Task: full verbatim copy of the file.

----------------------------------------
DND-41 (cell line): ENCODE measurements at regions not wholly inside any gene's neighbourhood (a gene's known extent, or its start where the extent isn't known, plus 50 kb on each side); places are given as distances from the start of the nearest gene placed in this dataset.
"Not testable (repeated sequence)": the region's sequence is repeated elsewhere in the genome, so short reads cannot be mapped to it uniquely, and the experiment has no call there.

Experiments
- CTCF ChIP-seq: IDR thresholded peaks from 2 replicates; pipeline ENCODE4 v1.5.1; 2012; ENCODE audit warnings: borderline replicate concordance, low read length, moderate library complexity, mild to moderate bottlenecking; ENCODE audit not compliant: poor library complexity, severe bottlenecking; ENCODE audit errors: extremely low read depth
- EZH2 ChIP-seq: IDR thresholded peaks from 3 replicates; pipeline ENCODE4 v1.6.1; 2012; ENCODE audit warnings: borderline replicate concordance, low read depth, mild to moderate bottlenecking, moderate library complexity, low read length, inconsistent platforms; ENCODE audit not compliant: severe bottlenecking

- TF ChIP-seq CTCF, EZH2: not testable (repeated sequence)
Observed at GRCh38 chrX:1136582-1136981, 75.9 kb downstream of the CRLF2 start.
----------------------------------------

DND-41 (cell line): ENCODE measurements at regions not wholly inside any gene's neighbourhood (a gene's known extent, or its start where the extent isn't known, plus 50 kb on each side); places are given as distances from the start of the nearest gene placed in this dataset.
"Not testable (repeated sequence)": the region's sequence is repeated elsewhere in the genome, so short reads cannot be mapped to it uniquely, and the experiment has no call there.

Experiments
- CTCF ChIP-seq: IDR thresholded peaks from 2 replicates; pipeline ENCODE4 v1.5.1; 2012; ENCODE audit warnings: borderline replicate concordance, low read length, moderate library complexity, mild to moderate bottlenecking; ENCODE audit not compliant: poor library complexity, severe bottlenecking; ENCODE audit errors: extremely low read depth
- EZH2 ChIP-seq: IDR thresholded peaks from 3 replicates; pipeline ENCODE4 v1.6.1; 2012; ENCODE audit warnings: borderline replicate concordance, low read depth, mild to moderate bottlenecking, moderate library complexity, low read length, inconsistent platforms; ENCODE audit not compliant: severe bottlenecking

- TF ChIP-seq CTCF, EZH2: not testable (repeated sequence)
Observed at GRCh38 chrX:1136582-1136981, 75.9 kb downstream of the CRLF2 start.